12. I've not heard of this type of dough, what is it? Got a recipe? interesting point, I'm gonna have to look at this further. I'm also trying to work from a 1950's Australian context as well, so I'm not sure if this method may have been familiar to the creator of the roll, although it seems he was reasonably informed about Greek and Italian, as well as trad. Brit/Australian cooking. Is there a parallel that you're aware of that I ought to be exploring?
  13. This thread has been a hoot! Love the word, "sous-videiness." Honestly, I feel for the OP. Hype marketing can be really frustrating, especially if you happen to cook better than many of the restaurants you tend to visit. Sous Vide is an old technique, a commercial processing technique and has only recently come into Cheffy fashion. I daresay much of the main meals you eat on airplanes have been prepped sous vide. The upside of the cheffy interest is that the GP get to say, hey I wanna do that too, and all sorts of new kitchen toys come to the home dining room table. The
  14. Latest Update. Emulsifying the Fat: Ok, so I mentioned, emulsifying the fat with either lecithin or egg yolk. Well, I prefer the lecithin method over egg yolk.Both make robust doughs, but the egg yolk dough is, more tender, softer, if you will, and moister (translate as gummy on the inside) which impacts cooking time and doneness. Wheat Cereal and Texture: I had previously tried to coat the roll in a light coating of Semolina (wheat cereal, auf Deutsch - Grieß) but the result was sandy rather than craggy and rough. So I thought lightly pressing the cereal into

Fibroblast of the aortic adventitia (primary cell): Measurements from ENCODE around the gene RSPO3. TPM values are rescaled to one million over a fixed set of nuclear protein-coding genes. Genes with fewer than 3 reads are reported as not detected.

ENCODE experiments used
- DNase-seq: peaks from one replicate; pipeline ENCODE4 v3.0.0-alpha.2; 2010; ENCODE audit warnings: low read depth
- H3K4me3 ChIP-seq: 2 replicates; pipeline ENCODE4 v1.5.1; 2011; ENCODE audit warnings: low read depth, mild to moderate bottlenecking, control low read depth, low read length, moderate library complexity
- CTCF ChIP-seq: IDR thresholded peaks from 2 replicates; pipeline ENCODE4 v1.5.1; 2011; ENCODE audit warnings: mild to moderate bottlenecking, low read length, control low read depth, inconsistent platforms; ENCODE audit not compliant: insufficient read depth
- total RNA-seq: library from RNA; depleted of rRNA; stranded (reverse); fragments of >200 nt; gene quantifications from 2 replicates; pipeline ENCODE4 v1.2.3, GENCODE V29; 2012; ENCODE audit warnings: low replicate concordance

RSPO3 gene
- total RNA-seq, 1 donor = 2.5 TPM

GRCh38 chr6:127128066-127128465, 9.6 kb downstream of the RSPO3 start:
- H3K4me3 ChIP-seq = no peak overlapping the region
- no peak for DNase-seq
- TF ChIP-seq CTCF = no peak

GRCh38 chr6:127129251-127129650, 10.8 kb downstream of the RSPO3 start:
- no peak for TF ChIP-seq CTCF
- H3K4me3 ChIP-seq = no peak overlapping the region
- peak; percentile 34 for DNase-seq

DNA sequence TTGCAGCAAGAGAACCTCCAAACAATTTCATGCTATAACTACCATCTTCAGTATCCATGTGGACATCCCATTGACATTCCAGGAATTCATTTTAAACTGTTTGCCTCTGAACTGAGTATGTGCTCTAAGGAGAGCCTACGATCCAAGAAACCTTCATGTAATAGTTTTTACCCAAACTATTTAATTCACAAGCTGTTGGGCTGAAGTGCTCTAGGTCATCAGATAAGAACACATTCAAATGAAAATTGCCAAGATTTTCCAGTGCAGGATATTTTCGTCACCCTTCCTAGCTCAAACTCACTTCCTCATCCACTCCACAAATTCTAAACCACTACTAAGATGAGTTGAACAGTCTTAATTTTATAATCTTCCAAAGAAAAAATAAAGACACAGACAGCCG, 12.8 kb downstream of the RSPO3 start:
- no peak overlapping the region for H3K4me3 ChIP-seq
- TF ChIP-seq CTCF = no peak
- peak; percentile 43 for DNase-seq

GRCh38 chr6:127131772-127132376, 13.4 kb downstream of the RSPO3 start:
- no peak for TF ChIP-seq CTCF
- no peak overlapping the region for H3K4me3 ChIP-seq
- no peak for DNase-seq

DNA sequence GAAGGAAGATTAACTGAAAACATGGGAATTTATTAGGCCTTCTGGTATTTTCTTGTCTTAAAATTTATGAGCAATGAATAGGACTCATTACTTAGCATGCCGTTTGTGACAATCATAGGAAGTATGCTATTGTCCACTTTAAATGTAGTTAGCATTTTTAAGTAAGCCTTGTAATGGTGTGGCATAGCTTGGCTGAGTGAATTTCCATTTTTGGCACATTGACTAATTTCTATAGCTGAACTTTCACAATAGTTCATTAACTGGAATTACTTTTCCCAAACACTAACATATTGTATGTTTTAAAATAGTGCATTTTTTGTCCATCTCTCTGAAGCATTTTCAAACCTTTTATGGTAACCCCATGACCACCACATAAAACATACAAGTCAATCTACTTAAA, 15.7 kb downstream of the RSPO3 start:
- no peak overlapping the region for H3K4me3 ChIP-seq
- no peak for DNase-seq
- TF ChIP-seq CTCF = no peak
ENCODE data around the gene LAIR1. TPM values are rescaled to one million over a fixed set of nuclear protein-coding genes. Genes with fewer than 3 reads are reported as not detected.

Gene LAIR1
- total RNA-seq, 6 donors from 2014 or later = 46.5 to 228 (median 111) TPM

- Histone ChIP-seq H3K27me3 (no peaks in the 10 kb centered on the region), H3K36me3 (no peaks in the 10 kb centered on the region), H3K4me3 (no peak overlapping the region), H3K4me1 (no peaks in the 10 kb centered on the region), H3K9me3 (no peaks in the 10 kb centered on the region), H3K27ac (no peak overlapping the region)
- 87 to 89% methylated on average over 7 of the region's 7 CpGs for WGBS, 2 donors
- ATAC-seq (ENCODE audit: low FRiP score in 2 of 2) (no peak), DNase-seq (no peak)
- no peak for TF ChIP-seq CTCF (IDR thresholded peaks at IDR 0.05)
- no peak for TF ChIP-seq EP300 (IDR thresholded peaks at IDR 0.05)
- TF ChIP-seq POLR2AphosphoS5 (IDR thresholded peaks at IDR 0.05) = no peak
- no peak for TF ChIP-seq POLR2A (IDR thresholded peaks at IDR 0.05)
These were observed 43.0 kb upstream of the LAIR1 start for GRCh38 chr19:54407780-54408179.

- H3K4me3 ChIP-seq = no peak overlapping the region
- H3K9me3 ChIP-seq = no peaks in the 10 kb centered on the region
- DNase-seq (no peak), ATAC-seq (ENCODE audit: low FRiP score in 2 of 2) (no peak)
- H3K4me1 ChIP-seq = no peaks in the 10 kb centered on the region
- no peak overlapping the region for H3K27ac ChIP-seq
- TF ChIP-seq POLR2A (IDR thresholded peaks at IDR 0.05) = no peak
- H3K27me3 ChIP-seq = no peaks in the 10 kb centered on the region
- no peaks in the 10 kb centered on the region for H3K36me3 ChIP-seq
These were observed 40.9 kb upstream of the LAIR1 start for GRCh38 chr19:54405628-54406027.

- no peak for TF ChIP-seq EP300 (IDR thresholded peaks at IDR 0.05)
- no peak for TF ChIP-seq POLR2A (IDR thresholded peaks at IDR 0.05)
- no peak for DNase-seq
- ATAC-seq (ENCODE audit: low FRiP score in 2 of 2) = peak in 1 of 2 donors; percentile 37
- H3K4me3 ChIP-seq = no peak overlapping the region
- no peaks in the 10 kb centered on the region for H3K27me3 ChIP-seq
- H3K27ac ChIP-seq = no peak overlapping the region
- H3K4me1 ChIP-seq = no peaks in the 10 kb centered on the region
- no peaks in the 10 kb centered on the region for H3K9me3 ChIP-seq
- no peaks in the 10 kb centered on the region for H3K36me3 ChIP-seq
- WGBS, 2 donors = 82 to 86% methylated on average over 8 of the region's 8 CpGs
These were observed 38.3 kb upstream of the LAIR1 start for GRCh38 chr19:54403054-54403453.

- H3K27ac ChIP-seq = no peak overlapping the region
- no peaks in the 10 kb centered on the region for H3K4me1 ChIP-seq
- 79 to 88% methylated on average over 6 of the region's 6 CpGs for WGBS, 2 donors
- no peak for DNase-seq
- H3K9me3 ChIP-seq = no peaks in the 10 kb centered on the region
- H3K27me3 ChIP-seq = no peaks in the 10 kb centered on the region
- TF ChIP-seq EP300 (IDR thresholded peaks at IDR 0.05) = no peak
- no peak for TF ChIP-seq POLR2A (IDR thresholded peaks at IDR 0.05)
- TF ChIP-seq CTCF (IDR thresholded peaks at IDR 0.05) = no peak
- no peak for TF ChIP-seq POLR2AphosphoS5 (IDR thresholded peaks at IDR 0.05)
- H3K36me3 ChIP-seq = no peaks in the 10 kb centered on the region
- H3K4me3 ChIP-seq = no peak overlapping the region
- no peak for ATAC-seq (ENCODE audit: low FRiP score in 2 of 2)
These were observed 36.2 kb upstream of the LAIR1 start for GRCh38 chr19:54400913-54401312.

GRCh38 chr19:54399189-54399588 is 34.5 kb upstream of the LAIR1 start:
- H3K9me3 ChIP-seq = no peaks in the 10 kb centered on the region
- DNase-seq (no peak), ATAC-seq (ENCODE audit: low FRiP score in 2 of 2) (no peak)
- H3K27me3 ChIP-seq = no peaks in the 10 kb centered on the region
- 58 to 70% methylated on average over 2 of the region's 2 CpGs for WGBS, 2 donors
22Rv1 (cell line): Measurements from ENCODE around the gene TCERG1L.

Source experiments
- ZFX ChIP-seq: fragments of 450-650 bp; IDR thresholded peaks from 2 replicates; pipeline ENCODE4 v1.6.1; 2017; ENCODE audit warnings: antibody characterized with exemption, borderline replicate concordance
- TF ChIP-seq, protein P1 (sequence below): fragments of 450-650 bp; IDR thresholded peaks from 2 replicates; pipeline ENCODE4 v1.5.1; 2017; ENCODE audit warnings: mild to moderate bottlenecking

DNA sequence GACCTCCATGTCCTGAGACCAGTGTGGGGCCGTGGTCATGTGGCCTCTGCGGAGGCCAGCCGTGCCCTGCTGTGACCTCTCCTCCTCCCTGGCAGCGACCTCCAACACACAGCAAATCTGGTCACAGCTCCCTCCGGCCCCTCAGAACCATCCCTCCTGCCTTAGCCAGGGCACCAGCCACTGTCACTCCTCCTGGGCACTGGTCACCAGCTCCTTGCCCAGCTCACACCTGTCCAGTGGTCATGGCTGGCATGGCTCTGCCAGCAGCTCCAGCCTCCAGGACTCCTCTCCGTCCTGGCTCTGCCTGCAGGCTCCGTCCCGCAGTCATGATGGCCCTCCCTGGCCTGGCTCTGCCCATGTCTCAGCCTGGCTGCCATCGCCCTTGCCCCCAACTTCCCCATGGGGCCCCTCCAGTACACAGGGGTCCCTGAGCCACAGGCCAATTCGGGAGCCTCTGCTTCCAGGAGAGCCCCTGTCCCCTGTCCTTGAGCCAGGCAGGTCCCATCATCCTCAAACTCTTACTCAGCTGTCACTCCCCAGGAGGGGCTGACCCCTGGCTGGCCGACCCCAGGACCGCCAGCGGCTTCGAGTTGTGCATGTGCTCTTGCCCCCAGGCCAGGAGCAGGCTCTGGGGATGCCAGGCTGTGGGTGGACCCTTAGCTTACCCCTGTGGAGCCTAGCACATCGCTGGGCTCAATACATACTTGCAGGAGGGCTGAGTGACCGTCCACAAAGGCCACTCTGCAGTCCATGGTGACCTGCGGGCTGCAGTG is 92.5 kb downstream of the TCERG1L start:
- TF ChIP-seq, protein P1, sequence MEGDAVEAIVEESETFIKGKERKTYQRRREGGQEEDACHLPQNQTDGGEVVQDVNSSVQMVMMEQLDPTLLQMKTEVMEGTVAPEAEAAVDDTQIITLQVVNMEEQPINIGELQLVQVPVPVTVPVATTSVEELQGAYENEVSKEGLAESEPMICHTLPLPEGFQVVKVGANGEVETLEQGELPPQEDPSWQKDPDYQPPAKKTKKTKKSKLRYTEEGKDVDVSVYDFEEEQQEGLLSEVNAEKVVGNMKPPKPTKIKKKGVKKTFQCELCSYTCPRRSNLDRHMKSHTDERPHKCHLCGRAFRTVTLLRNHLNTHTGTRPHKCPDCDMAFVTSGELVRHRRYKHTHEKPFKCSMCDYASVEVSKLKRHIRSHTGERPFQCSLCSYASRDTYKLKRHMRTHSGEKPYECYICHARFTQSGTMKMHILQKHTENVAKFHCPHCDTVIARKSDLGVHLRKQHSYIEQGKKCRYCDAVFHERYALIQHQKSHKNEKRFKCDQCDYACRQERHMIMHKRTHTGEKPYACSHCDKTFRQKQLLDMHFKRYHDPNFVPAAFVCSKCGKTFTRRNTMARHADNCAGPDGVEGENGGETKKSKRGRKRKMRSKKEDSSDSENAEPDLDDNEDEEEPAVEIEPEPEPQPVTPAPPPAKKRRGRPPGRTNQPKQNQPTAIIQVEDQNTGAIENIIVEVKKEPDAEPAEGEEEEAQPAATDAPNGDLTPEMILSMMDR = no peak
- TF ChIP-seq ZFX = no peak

15. Before blind baking, or before normal filling and baking?
  16. Me too. yeah, 30 something years ago I was just completing high school, and its a real challenge for me just to remember what the local hamburger tasted like. I ate plenty of them, but never drank a Lufthansa Cocktail. Had I been old enough and able to enough to fly Lufthansa, it would've only been a once off affair, so I can understand the nostalgia would definitely get in the way, unless of course it was truly exceptional. So exceptional, they felt the need to change it, twice. Recipe now in the Recipe collection.